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The Daily Star, Bangladesh

January 17, 2004

All-party consensus needed to increase parliament seats
January 17, 2004

Leading academics, professionals and civil society members have expressed the view that the ruling four-party alliance should have taken the decision to increase the Jatiya Sangsad seats on the basis of discussion with all political parties.

Talking to The Daily Star yesterday, they observed that the unilateral decision to raise the number of parliamentary constituencies would widen the gap between the ruling and opposition parties and put additional burden on the public exchequer.

"It is not right on the part of the government to take a unilateral decision on raising parliamentary constituencies as it requires constitutional amendment," said Professor Mozaffar Ahmed, member of the trustee board of Transparency International, Bangladesh (TIB).

The government should first decide the number of people to be represented by a member of parliament in the light of growing population, he said.

"A referendum should be held before increasing the constituencies and we also need to consider a bicameral parliament as the existing system is not functioning up to people's expectation," Mozaffar Ahmed said. All these things should be considered before bringing any amendment to the constitution, he added.

About proportional representation of political parties to the reserved seats for women, he said, "Proportional representation is not bad if it is implemented properly but democracy always encourages direct election."

University Grants Commission (UGC) Professor Sirajul Islam Chowdhury pointed out that the ruling alliance and the opposition usually do not sit in the parliament at a time. So, mere increase of constituencies will hardly improve the existing parliamentary culture.

It is not only an unnecessary but also a wasteful exercise as people will have to bear the expenses for more MPs, he said.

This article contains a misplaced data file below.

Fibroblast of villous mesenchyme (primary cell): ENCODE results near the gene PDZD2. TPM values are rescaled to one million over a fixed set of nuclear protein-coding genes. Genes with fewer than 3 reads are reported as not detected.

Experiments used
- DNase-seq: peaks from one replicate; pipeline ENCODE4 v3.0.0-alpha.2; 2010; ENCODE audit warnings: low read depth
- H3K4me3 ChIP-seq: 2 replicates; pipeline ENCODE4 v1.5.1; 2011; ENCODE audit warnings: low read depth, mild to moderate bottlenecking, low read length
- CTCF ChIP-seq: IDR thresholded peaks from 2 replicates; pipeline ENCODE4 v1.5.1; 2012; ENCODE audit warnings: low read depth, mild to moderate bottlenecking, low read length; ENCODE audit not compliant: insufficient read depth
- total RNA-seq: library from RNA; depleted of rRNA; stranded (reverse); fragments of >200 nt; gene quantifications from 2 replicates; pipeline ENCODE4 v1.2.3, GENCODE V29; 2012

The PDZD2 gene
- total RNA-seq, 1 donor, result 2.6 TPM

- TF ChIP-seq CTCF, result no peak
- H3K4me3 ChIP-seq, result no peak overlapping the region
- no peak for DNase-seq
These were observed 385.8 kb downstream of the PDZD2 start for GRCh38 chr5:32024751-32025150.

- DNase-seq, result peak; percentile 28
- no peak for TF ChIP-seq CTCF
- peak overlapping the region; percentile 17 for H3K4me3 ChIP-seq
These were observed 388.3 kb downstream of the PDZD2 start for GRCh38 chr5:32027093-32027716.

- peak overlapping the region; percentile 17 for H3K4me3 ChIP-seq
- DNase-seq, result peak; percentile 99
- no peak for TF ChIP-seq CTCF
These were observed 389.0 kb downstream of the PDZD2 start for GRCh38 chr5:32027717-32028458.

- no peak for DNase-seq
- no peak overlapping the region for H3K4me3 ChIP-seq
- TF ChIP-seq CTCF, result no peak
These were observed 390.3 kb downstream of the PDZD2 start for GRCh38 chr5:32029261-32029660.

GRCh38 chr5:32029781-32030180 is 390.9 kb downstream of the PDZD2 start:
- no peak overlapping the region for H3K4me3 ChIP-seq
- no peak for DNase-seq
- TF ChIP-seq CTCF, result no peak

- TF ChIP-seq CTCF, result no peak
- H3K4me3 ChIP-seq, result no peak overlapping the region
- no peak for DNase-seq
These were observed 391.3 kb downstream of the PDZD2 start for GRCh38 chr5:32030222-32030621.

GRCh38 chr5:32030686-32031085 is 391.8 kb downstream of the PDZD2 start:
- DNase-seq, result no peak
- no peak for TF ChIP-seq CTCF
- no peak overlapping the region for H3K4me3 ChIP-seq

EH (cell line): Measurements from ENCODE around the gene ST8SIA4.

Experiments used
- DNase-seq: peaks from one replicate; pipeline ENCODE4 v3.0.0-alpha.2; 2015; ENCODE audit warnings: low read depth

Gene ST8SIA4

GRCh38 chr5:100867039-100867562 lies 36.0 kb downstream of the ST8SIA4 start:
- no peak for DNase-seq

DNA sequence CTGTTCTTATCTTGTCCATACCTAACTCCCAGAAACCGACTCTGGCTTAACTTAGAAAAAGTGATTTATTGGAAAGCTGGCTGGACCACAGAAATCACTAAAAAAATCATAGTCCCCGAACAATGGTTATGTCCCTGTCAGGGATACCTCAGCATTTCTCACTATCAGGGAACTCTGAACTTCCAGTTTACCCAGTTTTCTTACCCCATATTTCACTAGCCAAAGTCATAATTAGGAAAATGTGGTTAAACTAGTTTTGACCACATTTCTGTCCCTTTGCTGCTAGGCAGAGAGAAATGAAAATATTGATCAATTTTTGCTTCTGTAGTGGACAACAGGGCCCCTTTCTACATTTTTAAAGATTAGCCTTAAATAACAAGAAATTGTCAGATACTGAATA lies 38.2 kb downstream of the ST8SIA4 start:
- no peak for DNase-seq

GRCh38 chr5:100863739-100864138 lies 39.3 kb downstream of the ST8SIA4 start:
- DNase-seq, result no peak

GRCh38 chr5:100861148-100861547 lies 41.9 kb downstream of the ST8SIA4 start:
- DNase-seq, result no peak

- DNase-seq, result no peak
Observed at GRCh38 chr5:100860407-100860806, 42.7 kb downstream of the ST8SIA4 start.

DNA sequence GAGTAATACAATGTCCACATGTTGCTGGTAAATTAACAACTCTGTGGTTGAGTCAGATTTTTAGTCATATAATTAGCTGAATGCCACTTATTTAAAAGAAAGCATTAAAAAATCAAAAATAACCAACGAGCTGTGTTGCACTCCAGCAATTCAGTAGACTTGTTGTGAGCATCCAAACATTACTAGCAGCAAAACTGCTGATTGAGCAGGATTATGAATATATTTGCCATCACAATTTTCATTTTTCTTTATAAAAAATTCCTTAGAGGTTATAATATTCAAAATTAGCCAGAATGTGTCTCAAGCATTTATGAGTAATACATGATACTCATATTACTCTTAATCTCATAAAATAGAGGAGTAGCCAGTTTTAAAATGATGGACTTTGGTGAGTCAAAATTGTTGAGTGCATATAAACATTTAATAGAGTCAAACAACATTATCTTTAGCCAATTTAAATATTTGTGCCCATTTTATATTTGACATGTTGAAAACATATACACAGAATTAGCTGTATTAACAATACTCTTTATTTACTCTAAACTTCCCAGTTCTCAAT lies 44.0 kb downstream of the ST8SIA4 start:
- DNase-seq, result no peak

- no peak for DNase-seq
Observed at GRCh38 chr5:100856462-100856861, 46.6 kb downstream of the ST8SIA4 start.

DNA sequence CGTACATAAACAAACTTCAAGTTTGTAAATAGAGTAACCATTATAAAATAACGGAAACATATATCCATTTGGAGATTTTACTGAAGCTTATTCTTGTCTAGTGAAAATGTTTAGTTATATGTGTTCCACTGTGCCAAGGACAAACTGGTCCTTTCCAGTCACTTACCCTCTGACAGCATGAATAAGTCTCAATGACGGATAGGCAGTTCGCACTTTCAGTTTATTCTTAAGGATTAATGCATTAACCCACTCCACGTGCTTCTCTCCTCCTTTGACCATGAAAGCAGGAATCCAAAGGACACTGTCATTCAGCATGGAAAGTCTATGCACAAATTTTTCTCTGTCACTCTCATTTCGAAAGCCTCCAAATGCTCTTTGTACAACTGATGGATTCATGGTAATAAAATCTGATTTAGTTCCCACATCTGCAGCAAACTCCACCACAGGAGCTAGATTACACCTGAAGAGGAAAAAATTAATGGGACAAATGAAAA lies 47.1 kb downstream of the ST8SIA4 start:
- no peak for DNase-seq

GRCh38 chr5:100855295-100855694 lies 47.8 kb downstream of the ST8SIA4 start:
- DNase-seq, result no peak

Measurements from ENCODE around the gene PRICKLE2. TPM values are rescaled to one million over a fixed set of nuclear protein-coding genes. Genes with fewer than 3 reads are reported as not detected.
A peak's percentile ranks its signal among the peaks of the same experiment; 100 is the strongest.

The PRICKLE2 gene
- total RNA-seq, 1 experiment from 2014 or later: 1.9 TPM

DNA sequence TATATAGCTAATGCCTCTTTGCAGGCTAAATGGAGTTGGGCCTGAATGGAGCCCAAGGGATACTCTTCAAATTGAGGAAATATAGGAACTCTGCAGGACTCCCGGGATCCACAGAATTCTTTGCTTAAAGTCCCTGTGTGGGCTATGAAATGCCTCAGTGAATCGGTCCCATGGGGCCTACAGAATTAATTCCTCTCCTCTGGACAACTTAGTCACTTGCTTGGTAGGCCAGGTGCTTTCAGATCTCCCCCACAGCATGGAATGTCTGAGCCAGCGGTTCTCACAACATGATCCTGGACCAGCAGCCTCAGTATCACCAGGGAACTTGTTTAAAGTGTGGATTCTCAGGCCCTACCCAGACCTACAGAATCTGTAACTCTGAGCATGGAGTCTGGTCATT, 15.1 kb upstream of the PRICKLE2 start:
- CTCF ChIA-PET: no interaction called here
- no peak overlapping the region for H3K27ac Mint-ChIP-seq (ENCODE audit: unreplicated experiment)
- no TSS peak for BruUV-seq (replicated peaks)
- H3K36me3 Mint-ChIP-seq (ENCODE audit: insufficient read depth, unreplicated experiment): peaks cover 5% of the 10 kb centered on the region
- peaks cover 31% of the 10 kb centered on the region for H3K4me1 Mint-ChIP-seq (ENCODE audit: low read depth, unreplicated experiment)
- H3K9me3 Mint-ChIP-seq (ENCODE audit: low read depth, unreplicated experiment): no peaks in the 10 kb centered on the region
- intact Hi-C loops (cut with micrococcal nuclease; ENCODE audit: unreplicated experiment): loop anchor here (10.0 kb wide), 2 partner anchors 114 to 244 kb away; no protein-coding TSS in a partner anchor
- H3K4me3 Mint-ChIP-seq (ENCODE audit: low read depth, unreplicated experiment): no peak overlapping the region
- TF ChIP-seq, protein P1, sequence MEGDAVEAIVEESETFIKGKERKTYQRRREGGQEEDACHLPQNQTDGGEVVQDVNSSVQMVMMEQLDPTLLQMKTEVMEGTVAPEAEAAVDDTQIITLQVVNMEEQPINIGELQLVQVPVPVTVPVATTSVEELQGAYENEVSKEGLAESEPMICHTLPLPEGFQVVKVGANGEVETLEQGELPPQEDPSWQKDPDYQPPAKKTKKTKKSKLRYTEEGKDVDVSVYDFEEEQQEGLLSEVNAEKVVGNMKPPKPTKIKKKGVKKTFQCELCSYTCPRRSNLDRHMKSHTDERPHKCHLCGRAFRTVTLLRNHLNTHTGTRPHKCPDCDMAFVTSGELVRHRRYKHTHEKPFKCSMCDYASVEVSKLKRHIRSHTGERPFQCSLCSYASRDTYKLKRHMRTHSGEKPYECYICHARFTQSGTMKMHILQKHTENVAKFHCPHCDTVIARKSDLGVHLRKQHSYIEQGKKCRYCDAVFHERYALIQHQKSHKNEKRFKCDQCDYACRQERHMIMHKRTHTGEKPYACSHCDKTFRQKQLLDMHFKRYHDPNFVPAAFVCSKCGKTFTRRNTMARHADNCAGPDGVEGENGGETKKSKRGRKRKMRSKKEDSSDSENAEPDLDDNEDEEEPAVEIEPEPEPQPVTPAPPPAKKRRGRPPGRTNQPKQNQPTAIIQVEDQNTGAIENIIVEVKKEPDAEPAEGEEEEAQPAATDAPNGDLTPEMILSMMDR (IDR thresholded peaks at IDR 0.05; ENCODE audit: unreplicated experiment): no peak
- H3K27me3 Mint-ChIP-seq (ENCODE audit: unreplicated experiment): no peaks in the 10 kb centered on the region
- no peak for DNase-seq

Professor Chowdhury suggested direct election to the reserved seats for women in parliament.

Former vice chancellor of Dhaka University Prof Muniruzzaman Mia said, " Increasing the constituencies is definitely going to put an extra burden on the public exchequer."

He went on, "Since the number of parliament members will be larger, they may be more accessible to people and can serve people better if they so desire."

He suggested a national debate on the issue before taking a final decision on it.

President of Dhaka University Teacher's Association ( DUTA) Dr AAMS Arefin Siddique said as population has increased over the years, parliament seats need to be increased.

"But the way the ruling alliance has taken the decision is not proper as the opposition parties were not consulted," he said.

The decision to fix the number of constituencies should be based on the size of population or area, he said. So, raising their number to 450 from the existing 300 is not a well considered decision, the DUTA president said.

The opposition parties must be involved in the process, he felt.

On women's reserved seats, he said democracy always encourages direct election.

Barrister Tania Amir said parliamentary constituencies should not increased arbitrarily, rather it should be based on some criteria, especially the size of population.

She favoured direct election to women's reserved seats. In indirect election, party loyalists, not deserving candidates, get elected, she noted.

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